"The directors remain concerned about the adverse effect on Leyton Orient Football Club Limited of the decision by the Premier League, the LLDC, Government and others to allow West Ham United to take tenancy of the Olympic Stadium. The club are considering their position as to whether it will be taking any legal action to overturn this latest decision as the occupation of the Olympic Stadium (only 1.5 miles from the club’s ground) by West Ham United will affect the future viability and long term survival of the club at its current location”


Legal follow-ups proceeded at a snail's pace, as expected costs for the conversion and the renovation skyrocketed with the intended date of reopening pushed back from 2014 to August 2015. Following months of jumping through hoops and bureaucratic nonsense, West Ham United were once again determined to be the most viable tenants for the stadium, this time paying an annual rent for their tenancy, and agreeing to pay back any costs for the upgrading and installation of football-specific lights before ten years. The Olympic Stadium was to be kept as a multi-purpose facility. In February of that year, a £2.5 M annual rent payment was agreed upon by the LLDC and the owners of West Ham United, and a month later, on the 22nd of March, a 99-year lease agreement was signed for occupation for the 2016-17 season.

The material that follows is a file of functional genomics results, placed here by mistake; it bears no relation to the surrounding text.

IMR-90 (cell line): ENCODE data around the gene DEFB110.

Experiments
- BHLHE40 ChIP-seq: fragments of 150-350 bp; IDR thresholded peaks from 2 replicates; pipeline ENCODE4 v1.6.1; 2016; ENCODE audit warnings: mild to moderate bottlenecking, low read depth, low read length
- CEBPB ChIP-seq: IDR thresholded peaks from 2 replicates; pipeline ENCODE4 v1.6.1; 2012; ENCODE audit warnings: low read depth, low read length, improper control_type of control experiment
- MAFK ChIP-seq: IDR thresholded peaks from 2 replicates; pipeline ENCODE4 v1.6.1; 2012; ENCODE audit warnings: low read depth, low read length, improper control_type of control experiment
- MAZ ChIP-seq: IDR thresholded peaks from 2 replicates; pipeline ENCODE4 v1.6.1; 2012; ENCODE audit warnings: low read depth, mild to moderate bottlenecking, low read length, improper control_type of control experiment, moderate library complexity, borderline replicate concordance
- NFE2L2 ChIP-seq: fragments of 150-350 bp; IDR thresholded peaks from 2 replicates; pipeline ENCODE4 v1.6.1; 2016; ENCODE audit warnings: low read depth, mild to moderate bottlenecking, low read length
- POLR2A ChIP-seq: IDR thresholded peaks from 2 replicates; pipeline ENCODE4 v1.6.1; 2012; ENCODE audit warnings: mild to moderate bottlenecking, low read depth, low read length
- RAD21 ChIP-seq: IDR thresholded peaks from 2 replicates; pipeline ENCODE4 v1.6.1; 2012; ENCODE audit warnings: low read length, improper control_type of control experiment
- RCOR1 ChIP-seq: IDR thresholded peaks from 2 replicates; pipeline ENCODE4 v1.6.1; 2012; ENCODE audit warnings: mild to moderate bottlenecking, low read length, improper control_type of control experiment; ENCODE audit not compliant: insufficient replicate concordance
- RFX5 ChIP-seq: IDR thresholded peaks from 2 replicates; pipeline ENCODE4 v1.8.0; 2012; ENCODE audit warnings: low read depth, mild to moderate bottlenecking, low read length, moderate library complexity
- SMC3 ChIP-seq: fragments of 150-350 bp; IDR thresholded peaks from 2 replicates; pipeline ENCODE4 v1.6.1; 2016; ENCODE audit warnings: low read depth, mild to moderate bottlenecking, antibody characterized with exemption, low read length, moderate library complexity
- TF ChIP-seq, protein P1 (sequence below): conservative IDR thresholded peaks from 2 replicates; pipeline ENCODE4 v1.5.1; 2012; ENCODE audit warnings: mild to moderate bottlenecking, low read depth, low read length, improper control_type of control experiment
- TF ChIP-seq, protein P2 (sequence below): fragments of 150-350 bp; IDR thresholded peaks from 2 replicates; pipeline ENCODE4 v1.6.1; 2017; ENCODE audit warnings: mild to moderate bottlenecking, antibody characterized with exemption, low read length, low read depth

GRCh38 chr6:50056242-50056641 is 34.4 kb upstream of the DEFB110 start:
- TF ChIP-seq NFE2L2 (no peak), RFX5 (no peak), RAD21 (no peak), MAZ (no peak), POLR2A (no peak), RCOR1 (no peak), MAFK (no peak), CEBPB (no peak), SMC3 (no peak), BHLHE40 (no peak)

With the same fervour and intensity previously displayed amidst a judicial review, Barry Hearn stated that the LLDC did not perform their due diligence in investigating a possible ground share program with West Ham United. Hearn also stated that if his claim for a review was denied, that he would take a step back and end his campaign to claim the Olympic Stadium as Leyton Orient’s. Naturally, Hearn’s judicial review was denied, and in typical Barry Hearn fashion, he redacted claims to submit to the LLDC’s decision stating that:

"We are not going to be bullied by the big boys. We have enough resources and friends on our side to take this fight well into the next decade, if necessary. We want a groundshare at the Olympic Park and we think we have an unanswerable case for that being the real legacy of the Olympics.”


As efforts to convert the stadium are being made and continue to drag on, so to does Barry Hearn and Leyton Orient’s struggle to survive. Even without the impending threat of a Premier League side moving-in across the street, Leyton Orient is a club with a dire financial outlook. In 2012, the club lost £1,420,180 before tax and incurred another £372,000 in losses for legal costs from challenging the LLDC’s decision. Despite being in good form at the moment, the club need extended runs in the FA and League Cups to increase revenue, with hopes that doing so will also increase gate receipts. Whereas many Premier League sides can simply write-off a poor season or a lemon of a transfer purchase, Orient’s survival hinges on the smallest of variables. As players shift sides for record transfer fees and absurd wages are doled out to placate world-class talents, in the shadows, there is a club that is fighting to survive, and the imminent doom on the horizon is one more shadow than Leyton Orient Football Club can sustain.